Santino, <EM>Project Runway</EM> Santino, Project Runway

No offense to winner Chloe Dao, or even to host Heidi Klum, but the name Santino Rice has become practically synonymous with Project Runway's Season 2. So naturally, with the DVD set of Bravo's cutthroat fashion competition now in stores, we took the opportunity to catch up with the larger-than-life Los Angeles-based designer. Despite those extended scenes of his battles with judge Nina Garcia and his harsh criticisms of his peers that appear on the DVD, Santino is confident that he remains the show's undisputed winner, prize money be damned. And he has a few words of advice for the contestants of Season 3, which premieres Wednesday, July 12, at 10 pm/ET.

TVGuide.com: What's it like for you to watch yourself on the DVD?
Santino Rice: There's a part of me that watches it and remembers just how tired I was and how much real stress was in the room. Even though I was having a good time, I was only getting like four or five hours of sleep each night. My hair was falling out. I assumed it was just stress-related, but it's really apparent. I'm looking at the show, and it's like, "Oh my god, I'm going bald on camera!" My hair was falling out in clumps. Luckily my hair is growing back, and I think I've learned to deal with the stress of the whole thing.

TVGuide.com: Do you still feel like the show was edited to make you into a villain?
Santino: There is no doubt about it. Every time you edit a scene or cut into someone's flow of how they're talking, you're telling little white lies.... I'm a villain [on the show] because I was passionate, and I was speaking my mind and I was argumentative when people weren't understanding my point of view.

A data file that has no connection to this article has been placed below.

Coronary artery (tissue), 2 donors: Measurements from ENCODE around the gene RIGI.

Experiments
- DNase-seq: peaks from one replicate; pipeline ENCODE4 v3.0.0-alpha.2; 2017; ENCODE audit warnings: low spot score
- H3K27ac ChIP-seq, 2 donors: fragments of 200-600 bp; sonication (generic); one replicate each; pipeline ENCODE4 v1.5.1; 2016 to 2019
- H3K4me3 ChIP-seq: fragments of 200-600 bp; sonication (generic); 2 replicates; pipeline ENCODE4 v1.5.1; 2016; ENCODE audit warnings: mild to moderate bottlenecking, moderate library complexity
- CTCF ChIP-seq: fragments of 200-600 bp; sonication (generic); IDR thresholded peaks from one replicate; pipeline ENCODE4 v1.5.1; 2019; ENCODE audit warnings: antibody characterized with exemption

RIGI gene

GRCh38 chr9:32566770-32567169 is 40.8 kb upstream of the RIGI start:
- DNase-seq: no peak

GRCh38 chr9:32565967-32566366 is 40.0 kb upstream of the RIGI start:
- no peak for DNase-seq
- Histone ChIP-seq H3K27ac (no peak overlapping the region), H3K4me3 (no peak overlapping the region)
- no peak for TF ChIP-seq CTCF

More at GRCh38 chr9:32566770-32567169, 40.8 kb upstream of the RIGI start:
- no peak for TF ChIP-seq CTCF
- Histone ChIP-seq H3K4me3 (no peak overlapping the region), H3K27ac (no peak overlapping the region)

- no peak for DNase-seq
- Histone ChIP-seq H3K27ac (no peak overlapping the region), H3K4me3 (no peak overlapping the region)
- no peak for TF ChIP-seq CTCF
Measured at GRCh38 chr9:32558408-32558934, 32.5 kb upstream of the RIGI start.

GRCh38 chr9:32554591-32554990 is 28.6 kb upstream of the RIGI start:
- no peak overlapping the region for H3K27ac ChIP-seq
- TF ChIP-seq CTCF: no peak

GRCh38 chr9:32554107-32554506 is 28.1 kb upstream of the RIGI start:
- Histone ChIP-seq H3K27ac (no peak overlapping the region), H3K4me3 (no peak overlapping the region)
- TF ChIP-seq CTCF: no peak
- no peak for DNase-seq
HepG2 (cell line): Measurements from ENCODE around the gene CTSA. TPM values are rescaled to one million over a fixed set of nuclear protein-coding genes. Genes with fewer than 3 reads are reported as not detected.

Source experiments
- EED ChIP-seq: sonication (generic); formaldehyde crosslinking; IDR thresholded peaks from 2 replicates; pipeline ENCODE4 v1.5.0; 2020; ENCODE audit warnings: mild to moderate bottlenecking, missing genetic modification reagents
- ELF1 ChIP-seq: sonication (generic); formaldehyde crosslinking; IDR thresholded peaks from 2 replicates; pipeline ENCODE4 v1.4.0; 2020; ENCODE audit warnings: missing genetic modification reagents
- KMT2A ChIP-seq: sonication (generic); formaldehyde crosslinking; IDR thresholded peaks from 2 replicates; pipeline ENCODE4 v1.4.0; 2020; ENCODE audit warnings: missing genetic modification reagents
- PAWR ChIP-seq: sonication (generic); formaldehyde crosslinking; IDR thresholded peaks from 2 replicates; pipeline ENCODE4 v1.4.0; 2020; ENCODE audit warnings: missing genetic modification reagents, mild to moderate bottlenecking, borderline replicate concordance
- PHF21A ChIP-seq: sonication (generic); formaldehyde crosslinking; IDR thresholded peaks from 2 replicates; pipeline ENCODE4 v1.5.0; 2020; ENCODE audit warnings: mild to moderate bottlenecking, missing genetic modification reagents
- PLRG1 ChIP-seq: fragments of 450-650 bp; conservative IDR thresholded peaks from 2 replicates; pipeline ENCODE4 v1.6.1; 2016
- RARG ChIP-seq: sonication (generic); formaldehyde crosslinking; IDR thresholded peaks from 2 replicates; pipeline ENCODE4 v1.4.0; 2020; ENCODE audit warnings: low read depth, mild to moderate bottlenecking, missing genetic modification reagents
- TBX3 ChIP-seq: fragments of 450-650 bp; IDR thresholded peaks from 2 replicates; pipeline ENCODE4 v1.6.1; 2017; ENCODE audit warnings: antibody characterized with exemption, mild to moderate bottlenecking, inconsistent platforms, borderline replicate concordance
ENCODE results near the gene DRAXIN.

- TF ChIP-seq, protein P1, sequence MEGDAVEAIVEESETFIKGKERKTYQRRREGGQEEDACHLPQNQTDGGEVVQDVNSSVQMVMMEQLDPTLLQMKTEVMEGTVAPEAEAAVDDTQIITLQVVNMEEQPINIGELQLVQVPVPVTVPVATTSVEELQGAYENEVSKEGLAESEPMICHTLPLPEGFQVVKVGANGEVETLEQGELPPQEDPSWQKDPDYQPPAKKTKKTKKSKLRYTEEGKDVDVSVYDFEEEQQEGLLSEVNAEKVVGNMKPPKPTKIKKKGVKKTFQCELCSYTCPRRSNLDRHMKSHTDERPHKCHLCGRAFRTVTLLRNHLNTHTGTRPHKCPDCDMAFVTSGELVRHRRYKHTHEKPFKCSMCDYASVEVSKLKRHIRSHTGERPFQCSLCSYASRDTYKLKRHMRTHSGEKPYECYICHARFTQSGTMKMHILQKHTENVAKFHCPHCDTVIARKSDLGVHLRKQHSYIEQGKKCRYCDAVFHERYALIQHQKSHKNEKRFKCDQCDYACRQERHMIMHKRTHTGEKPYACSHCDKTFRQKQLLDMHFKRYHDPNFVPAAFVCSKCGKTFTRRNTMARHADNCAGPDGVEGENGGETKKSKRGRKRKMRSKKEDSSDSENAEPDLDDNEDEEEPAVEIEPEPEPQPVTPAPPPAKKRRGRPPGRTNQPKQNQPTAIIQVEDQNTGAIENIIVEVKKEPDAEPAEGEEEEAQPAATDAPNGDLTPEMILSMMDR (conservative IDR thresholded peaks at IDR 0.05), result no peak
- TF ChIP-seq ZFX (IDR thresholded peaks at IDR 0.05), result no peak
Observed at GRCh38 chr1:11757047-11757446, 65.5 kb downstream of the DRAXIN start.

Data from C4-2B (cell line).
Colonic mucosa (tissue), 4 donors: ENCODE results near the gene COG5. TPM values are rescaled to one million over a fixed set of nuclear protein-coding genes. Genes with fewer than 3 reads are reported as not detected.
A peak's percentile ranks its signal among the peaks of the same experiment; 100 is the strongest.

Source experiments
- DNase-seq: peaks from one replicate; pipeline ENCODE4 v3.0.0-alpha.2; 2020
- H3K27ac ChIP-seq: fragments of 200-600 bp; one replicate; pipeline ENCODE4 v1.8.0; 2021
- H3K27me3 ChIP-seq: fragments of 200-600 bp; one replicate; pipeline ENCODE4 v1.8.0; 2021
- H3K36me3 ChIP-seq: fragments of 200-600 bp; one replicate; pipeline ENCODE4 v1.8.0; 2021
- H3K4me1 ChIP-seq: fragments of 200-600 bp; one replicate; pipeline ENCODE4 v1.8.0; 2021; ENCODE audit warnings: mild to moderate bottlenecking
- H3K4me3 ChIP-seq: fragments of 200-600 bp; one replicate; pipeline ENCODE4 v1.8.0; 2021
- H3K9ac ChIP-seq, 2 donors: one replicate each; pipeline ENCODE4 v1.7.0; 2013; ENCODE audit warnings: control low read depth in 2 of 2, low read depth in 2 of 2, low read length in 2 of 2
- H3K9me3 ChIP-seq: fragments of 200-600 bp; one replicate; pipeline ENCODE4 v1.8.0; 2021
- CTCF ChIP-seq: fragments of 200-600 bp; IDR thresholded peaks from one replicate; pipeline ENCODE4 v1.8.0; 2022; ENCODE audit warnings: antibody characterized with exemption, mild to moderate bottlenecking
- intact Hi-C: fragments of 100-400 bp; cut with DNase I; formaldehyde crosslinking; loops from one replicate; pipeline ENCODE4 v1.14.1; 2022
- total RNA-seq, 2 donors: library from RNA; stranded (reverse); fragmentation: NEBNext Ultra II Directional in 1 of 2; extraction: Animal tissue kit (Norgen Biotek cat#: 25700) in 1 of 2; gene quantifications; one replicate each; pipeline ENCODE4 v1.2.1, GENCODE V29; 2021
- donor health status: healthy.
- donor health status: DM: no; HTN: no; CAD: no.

TVGuide.com: Has anyone reacted to you negatively in person because of the way you were portrayed?
Santino: Not even after the first or second episode. I thought it was funny that people were loving me for something that I wasn't. I had fans who recognized that TV is TV and there's editing involved, and I also had fans who liked me for the wrong reasons. Most people I meet are like, "Oh my god, Santino, you should have won!" And I did win. It's obvious that I did win. I don't need the big shiny crown of Project Runway to validate me as a designer. People ask me all the time, "What happened to whats-her-name?" And I'm like, "I don't know who you're talking about."

TVGuide.com: Have you spoken to other reality-TV stars about being a sudden celebrity?
Santino: In next month's issue of Details, fashion photographer Michael Thompson shot me and a handful of other reality stars for a special TV issue of the magazine. I met Trishelle from The Real World, and Omarosa, who was very nice. There was Dr. 90210 and the Bachelor... some couple from The Biggest Loser. I really felt out of place while I was there with them. I felt like everyone else was kind of jockeying for the next TV thing that they were going to do.

TVGuide.com: Are you considering doing more TV?
Santino: I get offers like that all the time. If it involves fashion, then I'll at least look at it. If it doesn't, then I don't really have time for it right now.